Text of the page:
Larger Than Life

Pin it


My Big Fat Obnoxious Literary Inspiration


eventy years after his death, Roscoe “Fatty” Arbuckle — the 300-pound comedian who once outweighed Charlie Chaplin and Buster Keaton at the box office — has found an unlikely resurrectionist in Jerry Stahl. Like Arbuckle, the author of Permanent Midnight is no stranger to the needle and the damage done. But it’s Fatty who had the dubious honor of sparking Hollywood’s first tabloid sex scandal in 1921, when an unfortunate strumpet named Virginia Rappe fell ill at a party in his hotel room and died as a result of an earlier, botched abortion. Falsely accused of fatally raping the poor girl with a Coke bottle, a booze-addled Fatty stood trial three times before being acquitted. I, Fatty is Stahl’s wisecracking, depravity-steeped and deviously funny reimagination of Fatty’s large, short life and the public crusade that ultimately brought him down. Here, Stahl vents to Nerve about George W. Bush, the King of Pop and Ron Howard’s rubber fetish. — Emily Mead

Why Fatty?
I’ve always been attracted to guys who’ve just blown every chance they had and lived out their worst, most destructive self-loathing tendencies. Fatty just seemed to be the king, the archetype for all professional self-ruiners. I found this detail about how Fatty got so strung out and lost so much weight that he had to wear fat padding in public. It was so pathetic, such a great example of the double life that shame-crazed people and addicts sometimes live. It got me interested in him. It’s such a demented tale.

Courtesy of Kenneth Anger’s rabidly entertaining misinformation-fest Hollywood Babylon, Arbuckle’s image in contemporary culture can pretty much be summed up in two words: Coke bottle. Unless you’re a silent movie freak and study the era — in which case you have your choice of fantastic, in-depth biographies of the man — chances are when you think "Fatty Arbuckle," you think "fat, degenerate sex killer." It was something to build on.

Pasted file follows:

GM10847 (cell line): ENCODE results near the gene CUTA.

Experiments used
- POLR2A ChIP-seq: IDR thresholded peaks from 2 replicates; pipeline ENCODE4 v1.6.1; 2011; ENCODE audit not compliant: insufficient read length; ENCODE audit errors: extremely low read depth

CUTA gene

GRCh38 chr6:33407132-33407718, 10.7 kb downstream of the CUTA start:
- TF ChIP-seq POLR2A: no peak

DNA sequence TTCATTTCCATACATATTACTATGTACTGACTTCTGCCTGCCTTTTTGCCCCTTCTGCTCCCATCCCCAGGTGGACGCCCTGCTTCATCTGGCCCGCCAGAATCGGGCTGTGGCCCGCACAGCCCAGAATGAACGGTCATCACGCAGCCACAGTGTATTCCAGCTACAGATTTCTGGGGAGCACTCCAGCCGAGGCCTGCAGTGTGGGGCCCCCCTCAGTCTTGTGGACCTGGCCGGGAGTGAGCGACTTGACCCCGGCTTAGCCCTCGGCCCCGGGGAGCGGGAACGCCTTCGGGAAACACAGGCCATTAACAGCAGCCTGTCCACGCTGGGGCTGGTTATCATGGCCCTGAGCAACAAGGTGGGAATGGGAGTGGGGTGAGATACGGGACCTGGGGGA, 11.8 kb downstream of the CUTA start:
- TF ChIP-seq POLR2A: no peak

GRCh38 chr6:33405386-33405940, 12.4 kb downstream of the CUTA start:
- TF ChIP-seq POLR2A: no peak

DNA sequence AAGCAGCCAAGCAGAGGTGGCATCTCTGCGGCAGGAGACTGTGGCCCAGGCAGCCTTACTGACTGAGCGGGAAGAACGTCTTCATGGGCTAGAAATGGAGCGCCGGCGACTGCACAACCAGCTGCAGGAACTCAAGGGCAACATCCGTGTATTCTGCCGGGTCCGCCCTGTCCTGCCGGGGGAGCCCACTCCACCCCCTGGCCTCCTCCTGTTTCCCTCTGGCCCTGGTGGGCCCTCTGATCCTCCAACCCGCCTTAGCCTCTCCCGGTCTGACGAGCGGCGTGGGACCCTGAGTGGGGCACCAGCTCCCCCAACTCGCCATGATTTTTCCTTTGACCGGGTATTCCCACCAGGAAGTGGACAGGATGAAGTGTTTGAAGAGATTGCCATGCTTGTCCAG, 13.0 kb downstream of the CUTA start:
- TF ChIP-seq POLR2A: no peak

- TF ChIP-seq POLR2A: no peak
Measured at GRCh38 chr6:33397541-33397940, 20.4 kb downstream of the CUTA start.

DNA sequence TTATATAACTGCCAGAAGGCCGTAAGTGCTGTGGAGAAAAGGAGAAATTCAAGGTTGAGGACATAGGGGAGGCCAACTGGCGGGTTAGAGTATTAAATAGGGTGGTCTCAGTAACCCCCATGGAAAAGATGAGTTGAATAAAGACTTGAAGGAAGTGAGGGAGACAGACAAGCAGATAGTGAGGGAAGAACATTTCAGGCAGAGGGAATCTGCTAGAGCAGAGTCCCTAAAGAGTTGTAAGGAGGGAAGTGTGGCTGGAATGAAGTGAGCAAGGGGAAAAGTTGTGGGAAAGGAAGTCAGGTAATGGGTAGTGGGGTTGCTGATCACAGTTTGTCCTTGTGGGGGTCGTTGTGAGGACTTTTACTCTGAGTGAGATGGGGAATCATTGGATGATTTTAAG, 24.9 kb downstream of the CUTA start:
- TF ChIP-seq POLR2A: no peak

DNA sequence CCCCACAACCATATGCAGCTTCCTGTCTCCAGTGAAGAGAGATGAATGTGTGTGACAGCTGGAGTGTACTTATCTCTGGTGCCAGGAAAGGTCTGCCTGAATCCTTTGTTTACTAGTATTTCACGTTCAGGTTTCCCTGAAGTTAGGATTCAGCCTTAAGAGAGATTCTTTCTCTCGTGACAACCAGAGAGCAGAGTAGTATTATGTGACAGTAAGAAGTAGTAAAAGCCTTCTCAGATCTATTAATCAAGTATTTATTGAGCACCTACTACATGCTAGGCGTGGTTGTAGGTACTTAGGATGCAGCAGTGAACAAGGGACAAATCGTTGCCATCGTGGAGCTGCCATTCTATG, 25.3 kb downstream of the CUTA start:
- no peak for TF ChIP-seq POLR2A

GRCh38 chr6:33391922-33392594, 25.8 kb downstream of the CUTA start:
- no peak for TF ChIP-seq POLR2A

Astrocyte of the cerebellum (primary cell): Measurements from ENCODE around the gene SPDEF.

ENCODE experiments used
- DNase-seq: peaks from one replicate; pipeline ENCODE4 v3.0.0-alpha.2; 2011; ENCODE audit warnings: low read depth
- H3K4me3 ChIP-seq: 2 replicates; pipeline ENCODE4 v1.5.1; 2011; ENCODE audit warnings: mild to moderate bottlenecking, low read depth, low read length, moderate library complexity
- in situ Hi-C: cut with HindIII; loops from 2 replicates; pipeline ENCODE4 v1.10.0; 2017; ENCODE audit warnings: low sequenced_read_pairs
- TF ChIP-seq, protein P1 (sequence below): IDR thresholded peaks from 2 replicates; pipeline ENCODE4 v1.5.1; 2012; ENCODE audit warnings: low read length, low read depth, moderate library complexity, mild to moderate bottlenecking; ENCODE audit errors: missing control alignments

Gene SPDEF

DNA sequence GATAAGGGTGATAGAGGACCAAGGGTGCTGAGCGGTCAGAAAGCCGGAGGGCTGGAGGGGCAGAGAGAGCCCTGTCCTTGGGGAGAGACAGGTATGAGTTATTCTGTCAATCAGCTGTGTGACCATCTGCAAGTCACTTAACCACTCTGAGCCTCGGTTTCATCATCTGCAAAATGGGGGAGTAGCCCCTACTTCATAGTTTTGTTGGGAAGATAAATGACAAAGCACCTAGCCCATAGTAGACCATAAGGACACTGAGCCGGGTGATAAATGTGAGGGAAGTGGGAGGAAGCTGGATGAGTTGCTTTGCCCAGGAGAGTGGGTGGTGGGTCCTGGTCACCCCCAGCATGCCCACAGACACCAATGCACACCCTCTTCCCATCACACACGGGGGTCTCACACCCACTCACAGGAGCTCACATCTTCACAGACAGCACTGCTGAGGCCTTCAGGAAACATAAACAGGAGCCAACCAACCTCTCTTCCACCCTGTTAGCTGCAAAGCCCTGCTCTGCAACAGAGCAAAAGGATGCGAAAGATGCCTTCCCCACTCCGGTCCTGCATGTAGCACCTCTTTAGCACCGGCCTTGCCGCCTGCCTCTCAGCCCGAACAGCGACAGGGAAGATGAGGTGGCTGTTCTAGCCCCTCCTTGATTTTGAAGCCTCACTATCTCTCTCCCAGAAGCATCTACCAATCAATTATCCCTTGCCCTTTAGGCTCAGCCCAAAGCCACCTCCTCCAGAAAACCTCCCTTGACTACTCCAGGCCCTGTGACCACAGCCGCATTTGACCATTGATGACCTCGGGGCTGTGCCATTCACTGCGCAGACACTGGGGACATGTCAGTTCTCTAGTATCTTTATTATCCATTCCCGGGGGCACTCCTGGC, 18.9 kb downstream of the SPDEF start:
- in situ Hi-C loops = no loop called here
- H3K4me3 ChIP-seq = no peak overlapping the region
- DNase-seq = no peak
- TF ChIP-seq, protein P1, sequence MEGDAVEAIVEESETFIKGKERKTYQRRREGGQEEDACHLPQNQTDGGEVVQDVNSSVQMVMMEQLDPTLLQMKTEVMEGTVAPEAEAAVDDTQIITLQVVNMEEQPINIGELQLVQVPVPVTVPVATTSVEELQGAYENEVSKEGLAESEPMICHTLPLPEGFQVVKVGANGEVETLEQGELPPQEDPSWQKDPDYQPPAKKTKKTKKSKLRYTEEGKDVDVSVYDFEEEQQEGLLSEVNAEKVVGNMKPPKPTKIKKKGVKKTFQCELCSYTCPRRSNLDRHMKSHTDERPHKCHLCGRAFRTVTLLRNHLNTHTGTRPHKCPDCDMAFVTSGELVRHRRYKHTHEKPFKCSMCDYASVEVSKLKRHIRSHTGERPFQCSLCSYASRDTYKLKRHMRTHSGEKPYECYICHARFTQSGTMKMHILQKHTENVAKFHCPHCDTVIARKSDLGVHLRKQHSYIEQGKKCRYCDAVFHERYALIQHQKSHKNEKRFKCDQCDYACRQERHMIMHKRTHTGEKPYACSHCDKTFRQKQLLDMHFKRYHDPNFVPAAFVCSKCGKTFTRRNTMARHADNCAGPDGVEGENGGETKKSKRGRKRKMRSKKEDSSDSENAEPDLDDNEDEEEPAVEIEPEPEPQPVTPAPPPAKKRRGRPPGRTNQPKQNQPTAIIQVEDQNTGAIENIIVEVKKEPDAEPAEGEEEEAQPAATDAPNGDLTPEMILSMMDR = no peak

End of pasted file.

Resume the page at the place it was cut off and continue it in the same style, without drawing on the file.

So it wasn’t the era as much as the person that attracted you?
Well, I love that era in America, too, when heroin was legal — the housewife’s friend, you know — and you could sell it over the counter, but aspirin was restricted. It was such a depraved time.

Wasn’t cocaine legal then, too?
Yeah, it had just been introduced as this stuff called Vin Mariani [coca wine]. And Coca-Cola was manufactured by a guy who was trying to get over his heroin addiction and decided a coke-laced product would really help.

That’s one way of kicking it.
Hey, it always worked for me. It was a very twisted era. Everybody was poor, like, ten minutes ago. One minute you’re a gardener, and the next you’re Rudolph Valentino. It was just this skeevy, instant gazillionaire situation and it really wasn’t elegant at all. It was kind of grubby, especially for the guys who had to operate under those viciously hot lights. People kind of stank, and their clothes were funky.

What made Fatty’s scandal so scandalous?
There was a very right-wing, Christian, moral crusade against Hollywood as the corrupter of American youth, sort of like today. But Fatty was the one guy they all thought was innocent, that even the real churchgoers felt was this safe, genderless guy. So it was such a betrayal when he was even accused [of rape and murder]. And there was this horrible mental image of the great sweating beast atop the virginal waif.

And with that heartbreaking baby face . . .
He looks like a fetus. So he got all that backlash, and that was it. How could he be funny again with that image in people’s brains? It would be like if Ronald McDonald went on a raping spree.